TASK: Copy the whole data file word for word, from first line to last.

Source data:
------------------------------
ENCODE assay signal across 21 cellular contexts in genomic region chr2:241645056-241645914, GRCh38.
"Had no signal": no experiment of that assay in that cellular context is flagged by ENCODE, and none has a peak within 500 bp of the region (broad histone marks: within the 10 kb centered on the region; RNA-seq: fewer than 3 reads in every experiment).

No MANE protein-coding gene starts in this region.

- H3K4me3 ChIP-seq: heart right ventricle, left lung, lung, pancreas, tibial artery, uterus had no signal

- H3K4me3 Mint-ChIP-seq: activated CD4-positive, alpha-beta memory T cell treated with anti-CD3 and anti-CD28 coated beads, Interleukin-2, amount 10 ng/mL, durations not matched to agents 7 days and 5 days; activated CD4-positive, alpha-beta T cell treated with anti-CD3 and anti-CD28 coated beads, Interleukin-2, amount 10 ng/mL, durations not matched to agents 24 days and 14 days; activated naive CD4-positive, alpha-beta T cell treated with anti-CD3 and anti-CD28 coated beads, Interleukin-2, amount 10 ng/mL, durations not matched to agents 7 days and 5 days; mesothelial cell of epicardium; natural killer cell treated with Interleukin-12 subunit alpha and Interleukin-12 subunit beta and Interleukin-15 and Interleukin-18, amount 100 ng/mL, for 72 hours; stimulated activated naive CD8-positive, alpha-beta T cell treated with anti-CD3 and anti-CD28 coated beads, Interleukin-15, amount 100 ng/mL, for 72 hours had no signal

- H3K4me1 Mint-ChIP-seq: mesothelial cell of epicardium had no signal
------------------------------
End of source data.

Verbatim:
ENCODE assay signal across 21 cellular contexts in genomic region chr2:241645056-241645914, GRCh38.
"Had no signal": no experiment of that assay in that cellular context is flagged by ENCODE, and none has a peak within 500 bp of the region (broad histone marks: within the 10 kb centered on the region; RNA-seq: fewer than 3 reads in every experiment).

No MANE protein-coding gene starts in this region.

- H3K4me3 ChIP-seq: heart right ventricle, left lung, lung, pancreas, tibial artery, uterus had no signal

- H3K4me3 Mint-ChIP-seq: activated CD4-positive, alpha-beta memory T cell treated with anti-CD3 and anti-CD28 coated beads, Interleukin-2, amount 10 ng/mL, durations not matched to agents 7 days and 5 days; activated CD4-positive, alpha-beta T cell treated with anti-CD3 and anti-CD28 coated beads, Interleukin-2, amount 10 ng/mL, durations not matched to agents 24 days and 14 days; activated naive CD4-positive, alpha-beta T cell treated with anti-CD3 and anti-CD28 coated beads, Interleukin-2, amount 10 ng/mL, durations not matched to agents 7 days and 5 days; mesothelial cell of epicardium; natural killer cell treated with Interleukin-12 subunit alpha and Interleukin-12 subunit beta and Interleukin-15 and Interleukin-18, amount 100 ng/mL, for 72 hours; stimulated activated naive CD8-positive, alpha-beta T cell treated with anti-CD3 and anti-CD28 coated beads, Interleukin-15, amount 100 ng/mL, for 72 hours had no signal

- H3K4me1 Mint-ChIP-seq: mesothelial cell of epicardium had no signal